Studio portrait of Sid Salter. (photo by Beth Wynn / © Mississippi State University)
What makes American democracy and the republic in which we live special is our willingness to protect free speech even when we disagree with some or all of it.
The expulsion of the “Tennessee Three” – actually two of the three – elected state representatives in the Tennessee House of Representatives over their vocal interruptions of the proceedings of that chamber in protesting a recent Nashville mass shooting raises fundamental questions.
Like the Mississippi Legislature, the Tennessee House has a Republican supermajority which affords them immense authority over legislative matters and the daily operations of the House. Like most of the rest of the nation’s state legislatures and in the U.S. Congress, the legislative chambers are essentially the judge of the conduct of its members.
Under those laws, legislators can be expelled or otherwise punished for a wide range of conduct, but over history that action has been taken only rarely. The expulsion is apparently allowed by Tennessee state law, but it remains for judicial review to determine the constitutionality of the action.
After the GOP leadership of the Tennessee House determined that two black male Democrat lawmakers and one white female Democrat lawmaker had interrupted the House proceedings while protesting in favor of gun law reforms, the chamber voted to expel the two black lawmakers and came within one vote of expelling the white female lawmaker on the same grounds.
The action came after Tennessee House Republican leaders determined that the gun reform protests of the three Democrats were “disorderly” and brought “dishonor” to the entire legislative chamber. That was after the Covenant School shootings in Nashville that left six dead including three children.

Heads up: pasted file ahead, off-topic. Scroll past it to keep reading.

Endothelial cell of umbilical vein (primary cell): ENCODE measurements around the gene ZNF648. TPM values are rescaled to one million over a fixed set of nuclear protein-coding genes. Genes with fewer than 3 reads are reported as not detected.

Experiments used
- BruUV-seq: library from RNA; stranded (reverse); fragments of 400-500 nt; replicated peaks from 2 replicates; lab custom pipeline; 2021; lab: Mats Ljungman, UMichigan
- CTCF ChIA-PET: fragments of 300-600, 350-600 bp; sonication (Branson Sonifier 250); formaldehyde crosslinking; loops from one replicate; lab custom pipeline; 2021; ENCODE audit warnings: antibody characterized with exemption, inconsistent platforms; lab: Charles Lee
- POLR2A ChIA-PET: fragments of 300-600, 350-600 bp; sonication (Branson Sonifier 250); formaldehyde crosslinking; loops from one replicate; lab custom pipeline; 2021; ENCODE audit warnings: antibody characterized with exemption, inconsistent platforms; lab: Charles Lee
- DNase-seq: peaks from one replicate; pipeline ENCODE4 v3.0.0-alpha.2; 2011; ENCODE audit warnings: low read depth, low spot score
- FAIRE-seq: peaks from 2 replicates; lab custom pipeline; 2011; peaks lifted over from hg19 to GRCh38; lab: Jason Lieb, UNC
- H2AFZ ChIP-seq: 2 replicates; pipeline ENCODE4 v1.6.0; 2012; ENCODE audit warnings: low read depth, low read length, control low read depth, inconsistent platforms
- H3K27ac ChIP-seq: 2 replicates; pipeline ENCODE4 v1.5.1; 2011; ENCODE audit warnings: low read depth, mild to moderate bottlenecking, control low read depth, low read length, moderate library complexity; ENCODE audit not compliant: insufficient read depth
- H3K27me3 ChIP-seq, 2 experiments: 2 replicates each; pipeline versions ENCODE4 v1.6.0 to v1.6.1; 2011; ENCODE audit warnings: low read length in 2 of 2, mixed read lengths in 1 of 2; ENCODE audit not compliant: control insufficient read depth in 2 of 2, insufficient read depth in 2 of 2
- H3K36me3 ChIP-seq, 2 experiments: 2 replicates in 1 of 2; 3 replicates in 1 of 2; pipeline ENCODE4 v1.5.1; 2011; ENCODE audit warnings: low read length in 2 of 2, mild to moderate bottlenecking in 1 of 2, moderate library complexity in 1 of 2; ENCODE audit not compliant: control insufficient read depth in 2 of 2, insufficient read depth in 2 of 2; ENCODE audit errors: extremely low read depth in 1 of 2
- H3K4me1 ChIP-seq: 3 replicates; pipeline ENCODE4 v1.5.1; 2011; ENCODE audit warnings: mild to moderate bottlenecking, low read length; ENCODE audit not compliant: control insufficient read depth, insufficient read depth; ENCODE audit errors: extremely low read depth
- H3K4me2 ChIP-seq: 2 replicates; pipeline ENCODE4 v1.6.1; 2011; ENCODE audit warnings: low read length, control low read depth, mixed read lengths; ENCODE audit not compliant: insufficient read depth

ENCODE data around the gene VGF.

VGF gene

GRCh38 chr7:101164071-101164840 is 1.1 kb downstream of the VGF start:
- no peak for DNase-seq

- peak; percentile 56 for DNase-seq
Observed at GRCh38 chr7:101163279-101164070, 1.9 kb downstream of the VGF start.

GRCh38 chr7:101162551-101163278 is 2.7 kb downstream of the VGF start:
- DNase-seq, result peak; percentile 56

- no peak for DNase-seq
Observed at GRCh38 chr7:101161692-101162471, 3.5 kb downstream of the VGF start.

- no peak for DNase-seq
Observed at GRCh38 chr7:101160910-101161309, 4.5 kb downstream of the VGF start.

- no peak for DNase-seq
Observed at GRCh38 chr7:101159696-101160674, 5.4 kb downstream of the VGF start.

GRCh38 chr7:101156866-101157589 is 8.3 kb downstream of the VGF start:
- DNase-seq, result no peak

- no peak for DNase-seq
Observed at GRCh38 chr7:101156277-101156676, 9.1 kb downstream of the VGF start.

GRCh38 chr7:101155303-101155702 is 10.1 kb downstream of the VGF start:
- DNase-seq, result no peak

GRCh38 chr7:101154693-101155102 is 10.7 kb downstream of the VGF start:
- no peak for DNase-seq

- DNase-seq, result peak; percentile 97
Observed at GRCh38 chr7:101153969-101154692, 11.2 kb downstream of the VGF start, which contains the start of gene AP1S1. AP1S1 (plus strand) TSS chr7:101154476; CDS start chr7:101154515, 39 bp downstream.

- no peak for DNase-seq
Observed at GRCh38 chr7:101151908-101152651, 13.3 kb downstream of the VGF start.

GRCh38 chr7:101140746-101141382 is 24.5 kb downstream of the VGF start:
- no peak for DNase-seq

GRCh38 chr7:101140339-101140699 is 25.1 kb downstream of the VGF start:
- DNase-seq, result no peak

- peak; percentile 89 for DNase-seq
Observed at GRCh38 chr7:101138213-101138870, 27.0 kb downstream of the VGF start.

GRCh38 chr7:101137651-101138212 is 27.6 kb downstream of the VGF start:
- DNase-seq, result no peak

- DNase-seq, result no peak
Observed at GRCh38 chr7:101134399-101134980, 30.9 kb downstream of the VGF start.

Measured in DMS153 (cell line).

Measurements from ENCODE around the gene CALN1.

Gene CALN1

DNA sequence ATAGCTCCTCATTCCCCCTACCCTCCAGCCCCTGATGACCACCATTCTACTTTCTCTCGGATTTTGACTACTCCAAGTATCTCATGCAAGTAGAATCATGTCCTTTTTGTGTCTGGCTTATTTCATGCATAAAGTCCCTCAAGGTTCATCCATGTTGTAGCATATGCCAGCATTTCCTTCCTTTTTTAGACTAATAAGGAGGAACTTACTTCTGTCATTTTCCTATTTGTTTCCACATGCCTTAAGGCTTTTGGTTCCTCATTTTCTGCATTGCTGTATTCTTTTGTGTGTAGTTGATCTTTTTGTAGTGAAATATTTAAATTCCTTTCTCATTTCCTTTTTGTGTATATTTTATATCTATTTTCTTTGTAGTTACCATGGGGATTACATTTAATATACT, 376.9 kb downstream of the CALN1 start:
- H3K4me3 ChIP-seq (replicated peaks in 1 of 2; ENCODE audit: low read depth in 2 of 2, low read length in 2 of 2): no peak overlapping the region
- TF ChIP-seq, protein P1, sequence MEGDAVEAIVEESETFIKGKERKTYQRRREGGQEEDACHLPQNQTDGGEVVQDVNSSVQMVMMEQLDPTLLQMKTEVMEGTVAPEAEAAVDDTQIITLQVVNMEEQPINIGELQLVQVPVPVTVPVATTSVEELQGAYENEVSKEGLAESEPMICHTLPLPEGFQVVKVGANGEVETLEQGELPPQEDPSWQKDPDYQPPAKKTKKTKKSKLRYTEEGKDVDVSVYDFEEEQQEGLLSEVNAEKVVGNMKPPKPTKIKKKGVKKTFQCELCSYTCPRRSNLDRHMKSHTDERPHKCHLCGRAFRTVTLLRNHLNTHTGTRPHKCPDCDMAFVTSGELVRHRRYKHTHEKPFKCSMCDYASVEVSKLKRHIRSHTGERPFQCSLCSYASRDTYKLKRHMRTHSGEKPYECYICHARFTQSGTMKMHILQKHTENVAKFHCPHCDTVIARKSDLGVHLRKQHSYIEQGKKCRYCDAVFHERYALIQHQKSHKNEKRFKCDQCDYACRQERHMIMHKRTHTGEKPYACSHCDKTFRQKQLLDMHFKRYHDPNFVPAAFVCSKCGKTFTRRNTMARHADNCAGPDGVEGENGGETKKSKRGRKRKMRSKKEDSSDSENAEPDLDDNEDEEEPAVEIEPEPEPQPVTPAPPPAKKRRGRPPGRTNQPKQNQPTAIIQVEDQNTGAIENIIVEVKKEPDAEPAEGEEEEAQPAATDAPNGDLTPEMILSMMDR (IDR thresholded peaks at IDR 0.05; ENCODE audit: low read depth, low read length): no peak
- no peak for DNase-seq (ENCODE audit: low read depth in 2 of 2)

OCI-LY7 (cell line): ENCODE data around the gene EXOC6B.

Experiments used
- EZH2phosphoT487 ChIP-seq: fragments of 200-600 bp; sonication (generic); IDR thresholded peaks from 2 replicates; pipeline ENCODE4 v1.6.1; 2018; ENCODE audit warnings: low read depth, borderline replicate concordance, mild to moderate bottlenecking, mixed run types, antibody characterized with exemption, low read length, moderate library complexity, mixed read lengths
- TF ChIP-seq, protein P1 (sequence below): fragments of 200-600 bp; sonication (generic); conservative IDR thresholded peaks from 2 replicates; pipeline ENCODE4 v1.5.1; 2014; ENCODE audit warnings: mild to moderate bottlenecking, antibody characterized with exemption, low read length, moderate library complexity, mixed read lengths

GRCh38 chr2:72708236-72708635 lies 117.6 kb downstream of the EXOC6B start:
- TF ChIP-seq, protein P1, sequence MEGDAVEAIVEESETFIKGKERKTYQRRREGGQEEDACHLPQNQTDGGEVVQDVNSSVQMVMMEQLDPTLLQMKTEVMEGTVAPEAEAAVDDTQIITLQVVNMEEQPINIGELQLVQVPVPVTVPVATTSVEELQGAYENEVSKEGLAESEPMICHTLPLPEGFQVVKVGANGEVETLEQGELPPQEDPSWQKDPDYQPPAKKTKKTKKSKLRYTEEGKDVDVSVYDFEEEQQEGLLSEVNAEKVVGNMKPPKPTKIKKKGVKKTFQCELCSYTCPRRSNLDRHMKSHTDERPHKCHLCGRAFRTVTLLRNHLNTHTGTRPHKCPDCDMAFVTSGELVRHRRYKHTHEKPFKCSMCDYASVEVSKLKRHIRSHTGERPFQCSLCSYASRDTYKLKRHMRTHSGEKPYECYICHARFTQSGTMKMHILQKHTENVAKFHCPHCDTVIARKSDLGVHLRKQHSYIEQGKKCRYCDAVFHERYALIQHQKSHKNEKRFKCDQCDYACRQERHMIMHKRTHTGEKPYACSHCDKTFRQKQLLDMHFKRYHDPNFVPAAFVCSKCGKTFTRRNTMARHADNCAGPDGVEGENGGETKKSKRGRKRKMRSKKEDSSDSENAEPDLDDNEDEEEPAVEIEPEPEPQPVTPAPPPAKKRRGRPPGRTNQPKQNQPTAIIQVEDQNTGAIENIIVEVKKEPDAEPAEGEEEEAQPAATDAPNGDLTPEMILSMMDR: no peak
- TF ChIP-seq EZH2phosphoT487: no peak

And clearly, the issue here was not one of whether or not gun reforms should or should not be contemplated after the Nashville school shooting. It’s also clear that passions and angry speeches have risen to the level of punches being thrown in statehouses and occasionally on Capitol Hill in Washington. Those vocal, sometimes violent protests go back to prior to the Civil War.
The History of the U.S. House of Representatives reports: “On February 6, 1861, as the U.S. House debated the Kansas Territory’s pro-slavery Lecompton Constitution, the most infamous floor brawl in the history of the House erupted as Members debated late into the night of February 5-6.
“Shortly before 2 a.m., Pennsylvania Republican Galusha Grow and South Carolina Democrat Lawrence Keitt exchanged insults, then blows.”
“In an instant, the House was in the greatest possible confusion. More than 30 members joined the melee. Northern Republicans and Free Soilers joined ranks against Southern Democrats. Speaker James Orr, a South Carolina Democrat, gaveled furiously for order and then instructed Sergeant-at-Arms Adam J. Glossbrenner to arrest non-compliant members.
“Wading into the combatants,” Glossbrenner held the House Mace high to restore order. Wisconsin Republicans John (Bowie Knife) Potter and Cadwallader Washburn ripped the hairpiece from the head of William Barksdale, a Democrat from Mississippi.
“The melee dissolved into a chorus of laughs and jeers, but the sectional nature of the fight powerfully symbolized the nation’s divisions.”
The expelled Tennessee representatives can stand for re-election and both are said to be favored to do so in their districts. But that’s not really the point.
Regardless of the party in control or whether it is at the federal or state level, legislative majorities and particularly supermajorities must work hard to protect and foster the rights of dissent and protest from those in the minority. Otherwise, our system of government devolves.
Over the last decade, it appears that Americans are reassessing their appetites for political speech with which they disagree and for protests on behalf of changes in law they don’t support.
It’s important to remember that free speech extends to those in both the majority and the minority. That does not offer either status the ability to act outside the law. But what makes American democracy and the republic in which we live special is our willingness to protect free speech even when we disagree with some or all of it.